“We agree * * * that an informant's ‘veracity,’ ‘reliability,’ and ‘basis of knowledge’ are all highly relevant in determining the value of his report. We do not agree, however, that these elements should be understood as entirely separate and independent requirements to be rigidly exacted in every case * * *. Rather, * * * they should be understood simply as closely intertwined issues that may usefully illuminate the commonsense, practical question whether there is ‘probable cause’ to believe that contraband or evidence is located in a particular place.” Gates, supra, 462 U.S. at 230, 103 S.Ct. at 2328, 76 L.Ed.2d at 543.
In addition, defendant argues that the information provided by the informants was “stale,” that the hearsay nature of the information should deem it unreliable, and that the informants never claimed that illegal activity was occurring at defendant's house. Without addressing these arguments, which appear to be dubious at best, we again note that our charge is merely to determine whether the evidence presented in the affidavit, as a whole, provided a substantial basis for the magistrate to believe that there was a fair probability that contraband would be found in defendant's home.
Here, the information received from the informants and relayed to Det. Brown only initiated the investigation. Brown and the other officers working this case then acquired a substantial amount of evidence against the defendant through their own efforts. It is clear to us that the facts produced by his investigation which Det. Brown reported in his affidavit presented a substantial basis for the magistrate to find that there existed a fair probability that illegal drugs could be found in the defendant's home. Therefore, we find that the magistrate was justified in issuing the search warrant that uncovered the contraband.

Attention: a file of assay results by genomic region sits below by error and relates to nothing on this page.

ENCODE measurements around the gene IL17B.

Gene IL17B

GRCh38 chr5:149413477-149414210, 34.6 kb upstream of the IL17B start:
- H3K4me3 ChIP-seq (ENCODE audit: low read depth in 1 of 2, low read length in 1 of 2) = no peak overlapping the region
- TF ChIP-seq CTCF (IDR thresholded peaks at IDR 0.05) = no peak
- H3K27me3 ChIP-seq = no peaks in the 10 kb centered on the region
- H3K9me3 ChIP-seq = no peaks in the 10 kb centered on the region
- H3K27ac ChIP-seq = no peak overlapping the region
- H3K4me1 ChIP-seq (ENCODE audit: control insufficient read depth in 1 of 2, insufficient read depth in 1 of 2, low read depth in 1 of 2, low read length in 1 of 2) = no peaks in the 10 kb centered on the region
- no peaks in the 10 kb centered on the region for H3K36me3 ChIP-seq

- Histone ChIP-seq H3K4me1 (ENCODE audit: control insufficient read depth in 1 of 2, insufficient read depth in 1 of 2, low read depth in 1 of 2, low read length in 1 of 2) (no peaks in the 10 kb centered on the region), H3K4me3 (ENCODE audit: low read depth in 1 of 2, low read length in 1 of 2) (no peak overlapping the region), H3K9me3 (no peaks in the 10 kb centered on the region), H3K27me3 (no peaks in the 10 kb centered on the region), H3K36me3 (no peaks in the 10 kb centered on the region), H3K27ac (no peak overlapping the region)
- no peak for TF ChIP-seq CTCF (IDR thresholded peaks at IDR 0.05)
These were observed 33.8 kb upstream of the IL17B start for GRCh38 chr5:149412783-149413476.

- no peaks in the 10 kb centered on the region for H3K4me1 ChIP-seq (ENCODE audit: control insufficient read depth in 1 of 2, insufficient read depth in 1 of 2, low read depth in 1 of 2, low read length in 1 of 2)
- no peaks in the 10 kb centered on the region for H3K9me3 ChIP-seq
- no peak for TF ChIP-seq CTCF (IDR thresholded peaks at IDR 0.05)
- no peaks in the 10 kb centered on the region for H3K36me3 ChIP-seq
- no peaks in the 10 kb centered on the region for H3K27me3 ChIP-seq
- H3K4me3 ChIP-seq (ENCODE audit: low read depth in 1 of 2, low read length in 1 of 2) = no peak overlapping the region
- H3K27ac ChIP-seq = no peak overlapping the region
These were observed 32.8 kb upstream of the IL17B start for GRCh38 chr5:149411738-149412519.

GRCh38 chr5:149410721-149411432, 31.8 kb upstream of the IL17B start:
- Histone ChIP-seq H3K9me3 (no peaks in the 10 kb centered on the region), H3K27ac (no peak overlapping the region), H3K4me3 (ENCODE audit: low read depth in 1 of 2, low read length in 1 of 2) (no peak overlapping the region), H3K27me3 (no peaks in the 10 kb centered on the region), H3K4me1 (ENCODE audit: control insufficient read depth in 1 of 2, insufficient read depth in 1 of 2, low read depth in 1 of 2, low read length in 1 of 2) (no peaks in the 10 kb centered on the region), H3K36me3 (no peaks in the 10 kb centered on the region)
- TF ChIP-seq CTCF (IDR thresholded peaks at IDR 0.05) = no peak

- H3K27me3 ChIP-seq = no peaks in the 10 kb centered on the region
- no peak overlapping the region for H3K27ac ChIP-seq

Second, defendant argues that once the information gathered from the informants is removed, the affidavit fails to provide probable cause justifying the issuance of the search warrant. To support this argument, defendant merely offers an alternative explanation for each piece of evidence and information that Det. Brown gathered during the investigation. Defendant fails to recognize that we do not conduct a de novo review of the evidence, but rather we must determine whether the magistrate, viewing the totality of the circumstances, was justified in issuing the warrant. We find that the magistrate was so justified.
Finally, defendant argues that a “reasonable officer” should have known that the affidavit failed to provide probable cause for the search. Defendant essentially argues that the good-faith exception to the exclusionary rule, which provides that a warrant will not fail because of an erroneous probable-cause determination if the executing officer reasonably relies on the magistrate's determination, should not apply in this case because the affidavit is fatally devoid of evidence that would cause a reasonable police officer to rely on it. See United States v. Leon (1984), 468 U.S. 897, 104 S.Ct. 3405, 82 L.Ed.2d 677. However, having found that the magistrate was justified when he determined that the affidavit provided probable cause for the search warrant to issue, we need not consider whether Det. Brown should or should not have relied on the magistrate's determination.
The defendant's second assignment of error is overruled.
Having overruled both assignments of error presented, the ruling of the trial court will be affirmed.
I concur in Judge Grady's opinion because the defendant failed to make the preliminary showing required by Franks v. Delaware (1978), 438 U.S. 154, 98 S.Ct. 2674, 57 L.Ed.2d 667. I write separately, however, to express my concerns about the trial court's adoption of “a surveillance location privilege” in this case. I believe that the trial court should carefully consider the factors enunciated in Roviaro v. United States (1957), 353 U.S. 53, 77 S.Ct. 623, 1 L.Ed.2d 639, before sustaining the government's request to prevent disclosure of a surveillance location.
FREDERICK N. YOUNG and BROGAN, JJ., concur.
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Docket No: No. 18351.
Decided: May 18, 2001
Court: Court of Appeals of Ohio,Second District, Montgomery County.